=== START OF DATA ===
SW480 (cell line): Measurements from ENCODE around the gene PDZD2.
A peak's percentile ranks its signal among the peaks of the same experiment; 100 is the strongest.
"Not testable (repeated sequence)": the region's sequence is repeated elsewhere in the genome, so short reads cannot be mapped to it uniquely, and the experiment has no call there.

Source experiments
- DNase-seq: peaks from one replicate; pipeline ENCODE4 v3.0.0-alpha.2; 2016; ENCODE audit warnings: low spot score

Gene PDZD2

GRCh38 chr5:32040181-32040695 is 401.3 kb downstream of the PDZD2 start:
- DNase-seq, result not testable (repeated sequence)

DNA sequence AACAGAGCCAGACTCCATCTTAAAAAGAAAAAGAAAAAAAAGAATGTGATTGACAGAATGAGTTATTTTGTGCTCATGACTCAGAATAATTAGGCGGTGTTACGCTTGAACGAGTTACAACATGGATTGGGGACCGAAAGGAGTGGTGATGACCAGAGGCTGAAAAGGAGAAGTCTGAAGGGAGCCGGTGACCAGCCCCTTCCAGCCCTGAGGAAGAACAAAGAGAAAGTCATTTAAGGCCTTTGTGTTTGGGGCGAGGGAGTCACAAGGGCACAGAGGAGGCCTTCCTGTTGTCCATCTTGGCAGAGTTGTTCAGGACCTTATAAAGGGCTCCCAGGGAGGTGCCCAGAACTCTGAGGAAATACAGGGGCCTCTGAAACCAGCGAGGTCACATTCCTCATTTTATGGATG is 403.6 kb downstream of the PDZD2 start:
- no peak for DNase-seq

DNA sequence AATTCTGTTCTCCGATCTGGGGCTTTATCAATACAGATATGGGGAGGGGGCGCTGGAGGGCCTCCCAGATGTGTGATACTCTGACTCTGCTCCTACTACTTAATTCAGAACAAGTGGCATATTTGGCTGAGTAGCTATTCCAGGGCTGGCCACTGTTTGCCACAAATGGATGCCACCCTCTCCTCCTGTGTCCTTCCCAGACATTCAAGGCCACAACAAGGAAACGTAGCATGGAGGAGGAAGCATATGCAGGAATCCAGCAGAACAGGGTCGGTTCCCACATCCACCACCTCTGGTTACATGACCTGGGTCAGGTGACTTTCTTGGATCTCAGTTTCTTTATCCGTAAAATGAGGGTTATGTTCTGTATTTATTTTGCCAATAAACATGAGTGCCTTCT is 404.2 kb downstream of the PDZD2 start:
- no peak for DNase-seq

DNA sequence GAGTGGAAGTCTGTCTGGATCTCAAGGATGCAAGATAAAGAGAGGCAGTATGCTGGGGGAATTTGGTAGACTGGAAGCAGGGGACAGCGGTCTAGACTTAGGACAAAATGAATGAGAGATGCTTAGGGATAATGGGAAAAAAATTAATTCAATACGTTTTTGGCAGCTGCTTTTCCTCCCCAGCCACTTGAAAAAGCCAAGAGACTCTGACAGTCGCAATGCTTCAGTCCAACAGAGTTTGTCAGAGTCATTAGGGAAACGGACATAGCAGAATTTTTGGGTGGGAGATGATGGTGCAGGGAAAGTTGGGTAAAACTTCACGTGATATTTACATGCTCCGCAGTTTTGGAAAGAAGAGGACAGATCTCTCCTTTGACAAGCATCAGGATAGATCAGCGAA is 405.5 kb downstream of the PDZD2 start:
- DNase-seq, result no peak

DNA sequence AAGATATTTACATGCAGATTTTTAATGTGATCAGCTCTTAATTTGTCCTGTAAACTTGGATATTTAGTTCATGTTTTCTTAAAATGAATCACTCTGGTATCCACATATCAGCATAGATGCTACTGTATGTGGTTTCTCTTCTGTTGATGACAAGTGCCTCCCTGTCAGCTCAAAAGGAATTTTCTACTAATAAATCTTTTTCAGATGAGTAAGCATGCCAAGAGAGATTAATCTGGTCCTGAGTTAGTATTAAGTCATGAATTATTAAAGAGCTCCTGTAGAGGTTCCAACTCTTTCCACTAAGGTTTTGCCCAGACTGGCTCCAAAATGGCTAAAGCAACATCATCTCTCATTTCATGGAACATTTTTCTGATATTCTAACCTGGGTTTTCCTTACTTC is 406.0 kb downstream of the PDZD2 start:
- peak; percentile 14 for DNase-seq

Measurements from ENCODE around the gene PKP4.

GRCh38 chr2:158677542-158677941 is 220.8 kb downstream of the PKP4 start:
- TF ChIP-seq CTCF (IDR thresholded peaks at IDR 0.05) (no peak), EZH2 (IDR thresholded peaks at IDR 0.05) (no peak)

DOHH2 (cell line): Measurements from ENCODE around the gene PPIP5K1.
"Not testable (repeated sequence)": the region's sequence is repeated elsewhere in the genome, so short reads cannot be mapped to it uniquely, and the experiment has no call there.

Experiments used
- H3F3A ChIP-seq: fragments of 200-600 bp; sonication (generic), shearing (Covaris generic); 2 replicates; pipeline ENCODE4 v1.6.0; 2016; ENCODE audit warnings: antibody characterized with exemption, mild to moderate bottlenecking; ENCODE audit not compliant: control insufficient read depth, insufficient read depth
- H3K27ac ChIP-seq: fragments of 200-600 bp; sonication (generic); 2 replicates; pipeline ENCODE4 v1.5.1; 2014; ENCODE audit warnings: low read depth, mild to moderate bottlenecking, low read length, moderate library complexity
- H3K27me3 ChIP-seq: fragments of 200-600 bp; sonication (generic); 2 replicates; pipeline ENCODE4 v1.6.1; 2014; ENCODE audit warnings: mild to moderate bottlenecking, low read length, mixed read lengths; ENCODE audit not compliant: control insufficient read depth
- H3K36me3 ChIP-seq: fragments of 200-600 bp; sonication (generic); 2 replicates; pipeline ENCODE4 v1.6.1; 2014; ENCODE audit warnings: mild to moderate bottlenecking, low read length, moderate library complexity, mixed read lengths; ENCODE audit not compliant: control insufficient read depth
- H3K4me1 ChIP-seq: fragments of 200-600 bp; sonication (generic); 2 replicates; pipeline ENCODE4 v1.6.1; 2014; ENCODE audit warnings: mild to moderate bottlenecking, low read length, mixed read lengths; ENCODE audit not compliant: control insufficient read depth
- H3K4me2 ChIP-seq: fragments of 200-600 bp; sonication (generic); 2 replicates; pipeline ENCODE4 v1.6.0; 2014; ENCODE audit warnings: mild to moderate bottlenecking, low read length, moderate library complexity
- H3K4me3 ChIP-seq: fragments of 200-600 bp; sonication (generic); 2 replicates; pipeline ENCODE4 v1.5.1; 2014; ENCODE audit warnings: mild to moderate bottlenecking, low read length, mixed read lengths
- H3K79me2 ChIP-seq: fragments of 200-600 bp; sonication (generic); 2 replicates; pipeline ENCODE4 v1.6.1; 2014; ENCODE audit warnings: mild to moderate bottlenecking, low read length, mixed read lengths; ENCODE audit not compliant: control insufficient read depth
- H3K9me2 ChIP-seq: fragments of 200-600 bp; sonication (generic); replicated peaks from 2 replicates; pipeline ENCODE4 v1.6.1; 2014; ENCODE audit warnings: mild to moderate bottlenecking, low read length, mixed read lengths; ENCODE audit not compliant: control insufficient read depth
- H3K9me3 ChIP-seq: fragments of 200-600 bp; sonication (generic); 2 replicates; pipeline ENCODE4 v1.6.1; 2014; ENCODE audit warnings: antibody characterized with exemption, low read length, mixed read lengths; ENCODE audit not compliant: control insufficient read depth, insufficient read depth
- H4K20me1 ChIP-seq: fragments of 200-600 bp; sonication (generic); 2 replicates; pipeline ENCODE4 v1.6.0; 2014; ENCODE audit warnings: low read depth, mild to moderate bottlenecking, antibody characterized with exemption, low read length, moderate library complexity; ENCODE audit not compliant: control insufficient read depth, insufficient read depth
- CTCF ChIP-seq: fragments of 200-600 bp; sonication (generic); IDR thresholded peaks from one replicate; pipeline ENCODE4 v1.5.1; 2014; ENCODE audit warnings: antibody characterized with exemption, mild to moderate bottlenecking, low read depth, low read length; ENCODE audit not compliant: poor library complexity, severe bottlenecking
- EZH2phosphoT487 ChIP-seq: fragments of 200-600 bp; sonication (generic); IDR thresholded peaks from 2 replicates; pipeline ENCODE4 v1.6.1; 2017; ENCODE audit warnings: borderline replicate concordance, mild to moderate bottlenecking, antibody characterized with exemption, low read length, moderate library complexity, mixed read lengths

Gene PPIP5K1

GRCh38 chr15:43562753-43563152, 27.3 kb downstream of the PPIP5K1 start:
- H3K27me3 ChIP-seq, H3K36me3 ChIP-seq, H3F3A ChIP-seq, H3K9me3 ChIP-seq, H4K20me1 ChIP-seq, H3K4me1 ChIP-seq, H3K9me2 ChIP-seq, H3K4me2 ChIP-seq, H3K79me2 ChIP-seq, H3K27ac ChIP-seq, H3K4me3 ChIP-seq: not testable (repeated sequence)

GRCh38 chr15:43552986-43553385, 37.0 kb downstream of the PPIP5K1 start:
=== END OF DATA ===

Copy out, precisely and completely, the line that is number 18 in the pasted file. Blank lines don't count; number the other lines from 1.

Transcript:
GRCh38 chr2:158677542-158677941 is 220.8 kb downstream of the PKP4 start: